Gabe Lyons labels contemporary Christians the “next Christians” in his new book (The Next Christians: The Good News About the End of Christian America). He calls these next Christians “restorers” and finds the following six characteristics: Gabe provides six characteristics of the Restorers: 1. They are Provoked, not offended. 2. They are Creators, not critics. 3. They [Read More…]
Gabe Lyons is proposing that there is a “Next Christian” and that next set of Christians he calls “Restorers.” We all want to ask two questions: Who are they? What do they look like? If you answer the second question, you can figure out the first one.
The book is called The Next Christians: The Good News About the End of Christian America, and in my estimation this book sketches what I also find to be central and defining attributes of followers of Jesus today who both have grown tired of old ways and know there is a better way.
What are the major characteristics of followers of Jesus today who are both faithful to the past but proposing fresh ventures into how to live out the gospel today? Who do you see that represents this movement?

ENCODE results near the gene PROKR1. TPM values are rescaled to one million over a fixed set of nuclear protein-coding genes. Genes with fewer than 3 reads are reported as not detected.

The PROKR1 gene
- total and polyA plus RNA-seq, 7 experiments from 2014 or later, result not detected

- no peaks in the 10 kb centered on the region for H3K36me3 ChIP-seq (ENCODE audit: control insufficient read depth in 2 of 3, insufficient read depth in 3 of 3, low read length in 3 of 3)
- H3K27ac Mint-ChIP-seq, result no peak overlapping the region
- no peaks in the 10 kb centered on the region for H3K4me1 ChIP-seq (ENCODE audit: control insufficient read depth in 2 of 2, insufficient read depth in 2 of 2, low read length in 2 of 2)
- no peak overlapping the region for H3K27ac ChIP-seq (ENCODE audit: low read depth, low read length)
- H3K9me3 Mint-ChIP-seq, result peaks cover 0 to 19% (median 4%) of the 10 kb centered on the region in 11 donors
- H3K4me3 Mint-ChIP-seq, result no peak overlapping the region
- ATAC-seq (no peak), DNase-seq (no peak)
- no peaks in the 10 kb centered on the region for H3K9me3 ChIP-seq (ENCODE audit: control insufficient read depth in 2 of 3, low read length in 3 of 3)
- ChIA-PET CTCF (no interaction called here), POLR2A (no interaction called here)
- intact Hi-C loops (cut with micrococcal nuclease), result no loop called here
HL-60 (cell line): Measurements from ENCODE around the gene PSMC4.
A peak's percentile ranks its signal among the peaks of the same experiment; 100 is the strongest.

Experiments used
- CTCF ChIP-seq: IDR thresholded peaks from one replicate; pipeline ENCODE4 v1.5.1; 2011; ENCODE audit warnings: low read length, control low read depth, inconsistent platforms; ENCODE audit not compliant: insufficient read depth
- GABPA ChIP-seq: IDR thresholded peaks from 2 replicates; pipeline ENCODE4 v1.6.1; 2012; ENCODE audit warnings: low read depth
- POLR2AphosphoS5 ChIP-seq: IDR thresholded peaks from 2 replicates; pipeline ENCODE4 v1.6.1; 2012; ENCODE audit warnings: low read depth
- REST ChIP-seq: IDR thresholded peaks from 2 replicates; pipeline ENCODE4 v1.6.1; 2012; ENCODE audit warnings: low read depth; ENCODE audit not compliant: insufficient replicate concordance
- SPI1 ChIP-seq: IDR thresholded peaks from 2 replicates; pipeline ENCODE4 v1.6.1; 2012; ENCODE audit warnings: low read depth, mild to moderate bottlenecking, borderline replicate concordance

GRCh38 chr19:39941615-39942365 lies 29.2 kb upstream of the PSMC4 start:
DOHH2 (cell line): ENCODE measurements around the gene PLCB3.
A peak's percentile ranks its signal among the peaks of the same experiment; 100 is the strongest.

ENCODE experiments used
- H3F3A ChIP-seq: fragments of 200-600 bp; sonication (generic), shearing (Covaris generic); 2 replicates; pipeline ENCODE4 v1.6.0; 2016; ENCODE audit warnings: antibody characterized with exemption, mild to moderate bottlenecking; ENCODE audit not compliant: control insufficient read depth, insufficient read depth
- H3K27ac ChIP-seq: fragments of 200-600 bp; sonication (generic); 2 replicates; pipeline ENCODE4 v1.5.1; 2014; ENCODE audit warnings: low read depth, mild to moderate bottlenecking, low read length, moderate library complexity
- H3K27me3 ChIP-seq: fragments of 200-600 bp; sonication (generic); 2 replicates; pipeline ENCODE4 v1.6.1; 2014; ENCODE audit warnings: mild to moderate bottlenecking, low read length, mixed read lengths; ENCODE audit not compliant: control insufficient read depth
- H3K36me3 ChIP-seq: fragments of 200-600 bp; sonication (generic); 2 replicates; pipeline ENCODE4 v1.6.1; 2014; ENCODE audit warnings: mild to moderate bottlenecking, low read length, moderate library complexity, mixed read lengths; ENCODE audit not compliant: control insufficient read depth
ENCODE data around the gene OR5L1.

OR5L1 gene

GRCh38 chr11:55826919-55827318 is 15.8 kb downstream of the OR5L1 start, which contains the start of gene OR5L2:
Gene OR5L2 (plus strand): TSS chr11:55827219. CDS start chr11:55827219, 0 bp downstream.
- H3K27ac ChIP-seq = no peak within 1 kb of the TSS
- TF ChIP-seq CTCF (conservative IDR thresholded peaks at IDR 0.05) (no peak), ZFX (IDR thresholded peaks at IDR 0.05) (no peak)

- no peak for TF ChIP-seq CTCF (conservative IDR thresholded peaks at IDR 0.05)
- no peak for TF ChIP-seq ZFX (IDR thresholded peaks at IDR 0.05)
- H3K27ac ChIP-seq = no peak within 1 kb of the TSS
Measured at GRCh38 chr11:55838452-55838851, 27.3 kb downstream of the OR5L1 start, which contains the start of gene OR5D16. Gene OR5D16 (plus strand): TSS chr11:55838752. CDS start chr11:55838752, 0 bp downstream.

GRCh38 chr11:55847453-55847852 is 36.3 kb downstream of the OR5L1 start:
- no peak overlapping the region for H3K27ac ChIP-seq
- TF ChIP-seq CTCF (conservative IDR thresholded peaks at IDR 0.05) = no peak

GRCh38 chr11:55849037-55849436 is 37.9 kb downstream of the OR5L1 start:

Gabe provides six characteristics of the Restorers: [Read more…]
Gabe Lyons represents – indeed leads – a rising generation of Christians who not only think changes need to occur but are making those changes in a constructive manner. Gabe, with David Kinnaman, burst on the book scene with their bestselling UnChristian. In the hallways of a conference I met Gabe once and hoped we could stay connected.
But it was not until last Spring’s Q Conference that I had another conversation with him – well, excepting a phone conversation or two.
Just prior to the Q Conference Gabe informed me he was writing a new book about a rising generation of Christians and he asked me if I’d read it … which I did, which I liked immensely, and which is now the subject of a new series on the Jesus Creed blog.
The book is called The Next Christians: The Good News About the End of Christian America, and it opens up with some sketches of the scene:
His first idea forms the ground on which he builds: Christian America is fading. He’s right: the Christianity of my father and of Gabe’s father, which once defined Christianity and shaped how to relate to culture itself, is over. Gabe sees it in the passing of Jerry Falwell, or at least sees Falwell’s death as indicative of a major shift. The fundamentalist Christianized culture that Falwell fought for is all but gone, and here are three categories that are arising on the scrapped buildings of a former way of life: [Read more…]